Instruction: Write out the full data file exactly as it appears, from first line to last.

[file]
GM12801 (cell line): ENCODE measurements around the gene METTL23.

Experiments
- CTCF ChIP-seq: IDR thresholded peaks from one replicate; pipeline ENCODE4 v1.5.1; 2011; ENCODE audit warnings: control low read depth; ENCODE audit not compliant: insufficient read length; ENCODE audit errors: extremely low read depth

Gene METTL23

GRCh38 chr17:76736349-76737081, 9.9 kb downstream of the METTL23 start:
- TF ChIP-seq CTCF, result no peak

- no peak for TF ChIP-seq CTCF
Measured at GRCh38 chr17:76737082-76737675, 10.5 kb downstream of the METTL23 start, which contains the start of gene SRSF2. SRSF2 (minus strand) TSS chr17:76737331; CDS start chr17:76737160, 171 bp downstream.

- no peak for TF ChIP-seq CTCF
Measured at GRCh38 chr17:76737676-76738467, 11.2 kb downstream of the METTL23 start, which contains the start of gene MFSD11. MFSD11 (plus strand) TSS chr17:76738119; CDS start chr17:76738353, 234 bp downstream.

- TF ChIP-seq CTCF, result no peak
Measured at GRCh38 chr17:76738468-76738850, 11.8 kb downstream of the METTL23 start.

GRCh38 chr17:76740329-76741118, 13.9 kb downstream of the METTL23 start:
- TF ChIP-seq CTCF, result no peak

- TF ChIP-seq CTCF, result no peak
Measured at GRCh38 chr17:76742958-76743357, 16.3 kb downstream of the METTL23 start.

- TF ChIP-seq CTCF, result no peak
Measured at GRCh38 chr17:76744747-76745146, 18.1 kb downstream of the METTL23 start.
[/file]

GM12801 (cell line): ENCODE measurements around the gene METTL23.

Experiments
- CTCF ChIP-seq: IDR thresholded peaks from one replicate; pipeline ENCODE4 v1.5.1; 2011; ENCODE audit warnings: control low read depth; ENCODE audit not compliant: insufficient read length; ENCODE audit errors: extremely low read depth

Gene METTL23

GRCh38 chr17:76736349-76737081, 9.9 kb downstream of the METTL23 start:
- TF ChIP-seq CTCF, result no peak

- no peak for TF ChIP-seq CTCF
Measured at GRCh38 chr17:76737082-76737675, 10.5 kb downstream of the METTL23 start, which contains the start of gene SRSF2. SRSF2 (minus strand) TSS chr17:76737331; CDS start chr17:76737160, 171 bp downstream.

- no peak for TF ChIP-seq CTCF
Measured at GRCh38 chr17:76737676-76738467, 11.2 kb downstream of the METTL23 start, which contains the start of gene MFSD11. MFSD11 (plus strand) TSS chr17:76738119; CDS start chr17:76738353, 234 bp downstream.

- TF ChIP-seq CTCF, result no peak
Measured at GRCh38 chr17:76738468-76738850, 11.8 kb downstream of the METTL23 start.

GRCh38 chr17:76740329-76741118, 13.9 kb downstream of the METTL23 start:
- TF ChIP-seq CTCF, result no peak

- TF ChIP-seq CTCF, result no peak
Measured at GRCh38 chr17:76742958-76743357, 16.3 kb downstream of the METTL23 start.

- TF ChIP-seq CTCF, result no peak
Measured at GRCh38 chr17:76744747-76745146, 18.1 kb downstream of the METTL23 start.